Poti Poti Friday

Lest my readers wonder why I am writing about bathroom fittings, I should explain that the term “poti poti” is a Catalan expression for a mixture of seemingly random things. In English, we might use the word “jumble”, or “mishmash”, while in French one might say “mélange” or “macédoine”. It is also the name of a dish, and a recipe for this is provided at the end of the entry.

Today there are a number of things which I would like to highlight for my readers:

– A hearty congratulations in advance to JB and his bride-to-be AD, whose wedding I will be attending this weekend, provided there are no further mishaps with the police. As I am with some regularity of late – bizarrely – mistaken for a police officer, perhaps I will prove of assistance in this regard. We shall see.

I am very much looking forward to the nuptial mass, and then moving on to the subsequent festivities at the beautiful Washington Club, a glorious Gilded Age mansion originally known as The Patterson House. It was designed by the legendary, albeit infamous Stanford White of New York’s beaux-arts masters McKim, Mead & White; it is the only example of White’s work here in the Capital. The home served as a temporary White House for President and Mrs. Coolidge in 1927, as the actual White House was being renovated.

– My congratulations also to Mr. and Mrs. Matthew Warner and family on the arrival of their new daughter Katherine Grace. Matt is a powerhouse of the Catholic blogosphere and runs the Fallible Blogma blog, among other ventures; his tweets in particular always alert me to interesting Catholic material on a daily basis. My best wishes to them and welcome to their new little one.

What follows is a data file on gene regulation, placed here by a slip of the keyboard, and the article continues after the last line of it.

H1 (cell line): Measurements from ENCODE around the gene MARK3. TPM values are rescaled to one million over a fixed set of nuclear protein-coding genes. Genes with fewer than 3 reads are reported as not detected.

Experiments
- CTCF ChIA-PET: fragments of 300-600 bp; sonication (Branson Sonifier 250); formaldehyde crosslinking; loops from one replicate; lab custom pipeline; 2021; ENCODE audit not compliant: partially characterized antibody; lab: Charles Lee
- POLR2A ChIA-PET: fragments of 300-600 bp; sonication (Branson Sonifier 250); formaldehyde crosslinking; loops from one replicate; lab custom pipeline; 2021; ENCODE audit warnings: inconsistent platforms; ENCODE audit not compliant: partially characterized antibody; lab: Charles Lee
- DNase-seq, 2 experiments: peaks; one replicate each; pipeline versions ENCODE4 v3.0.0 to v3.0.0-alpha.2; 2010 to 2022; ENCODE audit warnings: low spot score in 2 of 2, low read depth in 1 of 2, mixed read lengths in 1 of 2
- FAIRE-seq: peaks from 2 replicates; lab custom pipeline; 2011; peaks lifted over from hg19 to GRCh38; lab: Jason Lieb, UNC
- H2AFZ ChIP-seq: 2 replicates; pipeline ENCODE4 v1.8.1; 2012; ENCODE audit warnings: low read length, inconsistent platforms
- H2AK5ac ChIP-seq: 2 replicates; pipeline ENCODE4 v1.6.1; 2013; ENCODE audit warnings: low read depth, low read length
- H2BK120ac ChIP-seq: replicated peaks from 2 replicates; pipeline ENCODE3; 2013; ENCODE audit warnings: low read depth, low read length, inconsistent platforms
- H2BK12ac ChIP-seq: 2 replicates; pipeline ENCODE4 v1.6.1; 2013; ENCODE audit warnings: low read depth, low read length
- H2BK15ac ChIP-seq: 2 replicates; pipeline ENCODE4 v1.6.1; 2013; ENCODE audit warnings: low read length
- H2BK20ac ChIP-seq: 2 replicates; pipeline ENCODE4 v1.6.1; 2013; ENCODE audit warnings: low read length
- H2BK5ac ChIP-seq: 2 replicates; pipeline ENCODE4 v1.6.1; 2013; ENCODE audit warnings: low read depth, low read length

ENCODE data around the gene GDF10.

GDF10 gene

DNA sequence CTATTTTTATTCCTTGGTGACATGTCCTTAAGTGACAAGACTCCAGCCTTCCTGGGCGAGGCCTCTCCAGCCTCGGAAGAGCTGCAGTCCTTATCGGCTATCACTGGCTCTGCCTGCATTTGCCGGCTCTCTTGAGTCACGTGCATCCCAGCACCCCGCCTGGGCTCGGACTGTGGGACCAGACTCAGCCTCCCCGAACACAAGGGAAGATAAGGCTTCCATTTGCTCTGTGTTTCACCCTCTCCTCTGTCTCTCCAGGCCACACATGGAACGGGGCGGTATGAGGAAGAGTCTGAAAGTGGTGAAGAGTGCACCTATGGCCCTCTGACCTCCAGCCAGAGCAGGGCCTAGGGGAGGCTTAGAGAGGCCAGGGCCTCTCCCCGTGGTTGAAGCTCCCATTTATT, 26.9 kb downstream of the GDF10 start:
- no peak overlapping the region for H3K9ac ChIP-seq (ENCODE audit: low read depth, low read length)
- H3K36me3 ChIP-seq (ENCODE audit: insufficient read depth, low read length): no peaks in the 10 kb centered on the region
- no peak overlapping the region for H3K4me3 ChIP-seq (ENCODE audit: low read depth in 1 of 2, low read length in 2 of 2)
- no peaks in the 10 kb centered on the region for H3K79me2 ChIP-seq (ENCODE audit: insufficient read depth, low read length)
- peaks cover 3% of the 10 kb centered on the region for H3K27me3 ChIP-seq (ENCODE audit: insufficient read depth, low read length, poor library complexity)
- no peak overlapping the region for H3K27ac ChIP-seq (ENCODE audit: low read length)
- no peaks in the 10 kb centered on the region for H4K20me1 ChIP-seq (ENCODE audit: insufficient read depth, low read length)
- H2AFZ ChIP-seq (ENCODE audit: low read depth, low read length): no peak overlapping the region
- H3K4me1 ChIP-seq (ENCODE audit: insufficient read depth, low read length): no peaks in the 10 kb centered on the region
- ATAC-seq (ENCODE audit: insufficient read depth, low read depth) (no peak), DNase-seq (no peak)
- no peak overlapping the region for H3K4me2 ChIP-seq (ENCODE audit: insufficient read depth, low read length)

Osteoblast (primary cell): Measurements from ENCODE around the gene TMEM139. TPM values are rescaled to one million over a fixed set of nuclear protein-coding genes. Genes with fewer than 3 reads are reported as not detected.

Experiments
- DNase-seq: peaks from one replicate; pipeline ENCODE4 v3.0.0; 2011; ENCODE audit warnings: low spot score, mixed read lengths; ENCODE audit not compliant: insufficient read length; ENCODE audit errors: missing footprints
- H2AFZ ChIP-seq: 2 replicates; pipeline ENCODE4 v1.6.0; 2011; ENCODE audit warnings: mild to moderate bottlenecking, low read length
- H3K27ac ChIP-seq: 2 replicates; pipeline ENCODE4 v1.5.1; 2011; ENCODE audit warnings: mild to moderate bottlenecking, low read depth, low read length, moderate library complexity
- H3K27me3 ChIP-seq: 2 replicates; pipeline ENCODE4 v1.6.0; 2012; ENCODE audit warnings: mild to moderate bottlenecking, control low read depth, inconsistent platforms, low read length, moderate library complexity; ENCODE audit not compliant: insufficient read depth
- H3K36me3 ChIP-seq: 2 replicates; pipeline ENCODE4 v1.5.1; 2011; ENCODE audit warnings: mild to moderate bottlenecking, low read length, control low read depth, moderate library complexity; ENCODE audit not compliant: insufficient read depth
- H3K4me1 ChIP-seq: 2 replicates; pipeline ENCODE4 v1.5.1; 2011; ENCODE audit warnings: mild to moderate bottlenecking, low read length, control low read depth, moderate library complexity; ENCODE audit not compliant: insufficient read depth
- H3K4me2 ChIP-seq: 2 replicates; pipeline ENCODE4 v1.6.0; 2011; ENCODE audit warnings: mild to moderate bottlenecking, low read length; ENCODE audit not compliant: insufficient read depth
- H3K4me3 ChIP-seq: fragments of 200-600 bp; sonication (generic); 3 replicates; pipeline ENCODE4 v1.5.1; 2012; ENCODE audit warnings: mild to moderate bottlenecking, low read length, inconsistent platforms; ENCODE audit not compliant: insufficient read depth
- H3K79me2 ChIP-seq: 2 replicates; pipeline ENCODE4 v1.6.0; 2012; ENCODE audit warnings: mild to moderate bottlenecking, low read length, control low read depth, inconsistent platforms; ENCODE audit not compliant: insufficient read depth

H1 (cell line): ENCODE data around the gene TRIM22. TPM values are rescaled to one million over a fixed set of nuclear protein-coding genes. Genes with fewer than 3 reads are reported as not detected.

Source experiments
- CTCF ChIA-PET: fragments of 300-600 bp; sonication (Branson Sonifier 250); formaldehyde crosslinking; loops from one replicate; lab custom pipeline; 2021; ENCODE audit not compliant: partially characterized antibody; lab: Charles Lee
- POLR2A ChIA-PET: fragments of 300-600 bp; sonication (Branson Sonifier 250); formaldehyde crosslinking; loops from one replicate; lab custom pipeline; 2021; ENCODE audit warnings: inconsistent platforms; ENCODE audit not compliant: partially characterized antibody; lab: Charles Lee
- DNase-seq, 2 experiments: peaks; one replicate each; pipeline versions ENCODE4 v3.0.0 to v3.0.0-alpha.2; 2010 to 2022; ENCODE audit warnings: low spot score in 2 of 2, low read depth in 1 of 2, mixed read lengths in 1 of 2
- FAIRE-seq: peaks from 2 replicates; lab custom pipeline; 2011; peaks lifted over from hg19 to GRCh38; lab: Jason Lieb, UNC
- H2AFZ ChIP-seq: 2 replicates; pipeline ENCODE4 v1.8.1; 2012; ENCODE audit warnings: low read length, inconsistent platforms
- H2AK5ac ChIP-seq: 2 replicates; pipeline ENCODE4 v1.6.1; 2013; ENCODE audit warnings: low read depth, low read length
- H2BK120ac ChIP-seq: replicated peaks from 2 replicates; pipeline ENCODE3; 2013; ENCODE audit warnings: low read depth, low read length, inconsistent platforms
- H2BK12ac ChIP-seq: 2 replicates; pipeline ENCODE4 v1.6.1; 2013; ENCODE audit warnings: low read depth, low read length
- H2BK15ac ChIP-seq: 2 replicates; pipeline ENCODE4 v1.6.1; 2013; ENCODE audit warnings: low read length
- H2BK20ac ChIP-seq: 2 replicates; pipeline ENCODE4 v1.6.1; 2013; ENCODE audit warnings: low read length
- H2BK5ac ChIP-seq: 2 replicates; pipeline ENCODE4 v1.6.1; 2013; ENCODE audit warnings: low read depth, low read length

– Mr. Matthew Alderman over at Matthew Alderman Studios – and also of New Liturgical Movement and Shrine of the Holy Whapping fame – has released his Christmas Card design for this year. It is done in a charming Quattrocento woodcut style, and available to purchase online. While at the site you can also see Mr. Alderman’s proposed elevation for the new St. Paul University Catholic Center in Madison, Wisconsin, a very interesting blend of Romanesque, Byzantine, and Art Deco that reminds me (in overall impression, rather than stylistic elements) of a number of 1920’s and 1930’s campus buildings such as the Cathedral of Learning in Pittsburgh.

As to the recipe for poti poti, it is a favorite of mine which I hope my readers will enjoy. Technically it is considered a summer salad, but it is certainly tasty any time of the year. It is particularly useful if one wants to make use of bacallà, i.e., salted, dried cod (or even canned tuna, in a pinch) which is not often available in the States but seems to pop up more regularly in the winter. You can find it in many Italian or Latin American markets. In Italian it is known as “baccalà” and in Spanish as “bacalao”.